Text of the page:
A Bipartisan Holiday Success: Excellence in Mental Health Act
These days, it doesn’t seem like lawmakers in Washington, DC agree on much. The partisan debates can seem endless.
But last week, members of an influential Senate committee took an important vote – important not only for what it would do to expand Americans’ access to mental health and addiction treatment, but also for what it symbolized of the broad bipartisan consensus on this important issue.
Here’s what happened:
The Senate Finance Committee on Thursday held a “markup” of a bill to reform the Medicare physician payment formula (that’s DC-speak for amending and voting on a bill).
During the hearing, Senators Debbie Stabenow (D-MI) and Chuck Grassley (R-IA) offered an amendment to add an Excellence in Mental Health Act demonstration project to the Medicare bill. The National Council for Mental Wellbeing has long supported the Excellence Act, which would expand access to evidence-based community healthcare for children and adults with serious and persistent mental illnesses.
With several Senators from both sides of the aisle speaking in favor of the Stabenow-Grassley amendment, it passed on a voice vote (that’s DC-speak for a nearly unanimous consent).
What makes me so excited about this vote is how far we’ve come since the Excellence Act was first introduced in Congress four years ago. Such a strong bipartisan vote of approval – from such an influential committee – is a step we only dreamed of back then. Now, the Excellence Act demonstration project is riding along on a bill that is considered to be “must-pass” legislation in 2014.
Will the Excellence Act stay along for the whole ride? I don’t know. There is still a long way to go between committee markup and being enacted into law. But last week’s vote was a major step forward for this bill, and for our field.
On behalf of the National Council, our 2,100 member organizations, and the 8 million Americans they serve, I extend our sincere thanks and gratitude to Senator Debbie Stabenow, who has tirelessly championed the Excellence Act for years and whose passionate leadership has been critical in garnering the strong bipartisan support for this bill that we see today. Thanks are also due to Senator Grassley, the cosponsor of the amendment, along with Senator Roy Blunt (R-MO), Congresswoman Doris Matsui (D-CA), and Congressman Leonard Lance (R-NJ), who are the chief authors of the Senate and House versions of the Excellence Act. Senators Max Baucus (D-MT), Orrin Hatch (R-UT), Maria Cantwell (D-WA), and Ron Wyden (D-OR) spoke out in favor of the Act at Thursday’s markup, and Congressman Tim Murphy (R-PA) has included the Excellence Act in his recently released mental health reform bill. These lawmakers, along with their Republican and Democratic colleagues who have cosponsored the legislation, are true leaders in our fight to finally bring parity to the healthcare safety net.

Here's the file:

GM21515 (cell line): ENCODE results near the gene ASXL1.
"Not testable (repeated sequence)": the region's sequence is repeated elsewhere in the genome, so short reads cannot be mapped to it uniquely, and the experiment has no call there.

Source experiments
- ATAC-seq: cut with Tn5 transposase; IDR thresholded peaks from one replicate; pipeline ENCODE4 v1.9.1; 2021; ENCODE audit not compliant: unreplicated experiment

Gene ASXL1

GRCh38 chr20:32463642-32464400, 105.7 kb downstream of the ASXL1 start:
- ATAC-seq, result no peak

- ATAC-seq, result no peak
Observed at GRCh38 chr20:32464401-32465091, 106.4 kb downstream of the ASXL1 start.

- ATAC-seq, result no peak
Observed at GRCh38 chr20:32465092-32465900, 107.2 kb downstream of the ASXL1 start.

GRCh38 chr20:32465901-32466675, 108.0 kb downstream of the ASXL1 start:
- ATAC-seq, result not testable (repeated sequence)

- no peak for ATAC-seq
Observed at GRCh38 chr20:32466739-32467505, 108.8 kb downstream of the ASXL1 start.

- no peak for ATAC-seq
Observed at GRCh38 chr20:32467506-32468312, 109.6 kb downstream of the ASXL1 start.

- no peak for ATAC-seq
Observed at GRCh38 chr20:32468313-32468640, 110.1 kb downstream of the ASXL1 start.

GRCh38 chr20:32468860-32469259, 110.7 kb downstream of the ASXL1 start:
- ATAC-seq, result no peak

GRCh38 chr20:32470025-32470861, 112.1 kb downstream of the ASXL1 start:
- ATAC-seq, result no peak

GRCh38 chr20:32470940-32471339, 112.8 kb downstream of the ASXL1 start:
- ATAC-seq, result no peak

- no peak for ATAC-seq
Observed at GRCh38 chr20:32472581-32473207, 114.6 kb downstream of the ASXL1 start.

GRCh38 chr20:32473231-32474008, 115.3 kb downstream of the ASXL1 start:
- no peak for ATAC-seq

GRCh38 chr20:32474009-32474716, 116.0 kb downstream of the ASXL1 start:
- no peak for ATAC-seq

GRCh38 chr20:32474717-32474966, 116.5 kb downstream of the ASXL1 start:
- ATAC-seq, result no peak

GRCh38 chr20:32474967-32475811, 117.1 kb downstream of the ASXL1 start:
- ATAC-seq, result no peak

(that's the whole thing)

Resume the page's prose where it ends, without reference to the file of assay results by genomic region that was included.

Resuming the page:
And just as important, an enormous thank you goes out to the thousands of advocates who have asked their legislators to support the Excellence Act, both at Hill Day 2013 and through the National Council’s Action Alerts. You may not even be aware of the difference your voice makes, but I can tell you that we see the effects of your advocacy every day. It is the vocal support from constituents like you that helps win the growing support we’ve seen in Congress.
So, in the midst of this year filled with high-profile stories about Congressional gridlock, we must look beyond the hype to see where bipartisan cooperation is taking place. Republican and Democratic lawmakers alike recognize the importance of investing in our mental health and addiction treatment system. We have come too far to turn back — and our nation has suffered too much. I urge all members of Congress to support this life saving legislation — it will make our communities healthier and stronger, and it is an investment we can no longer put off.
Working together this holiday season and beyond, we can achieve our shared goal of making sure that all Americans have access to high-quality treatment in their communities.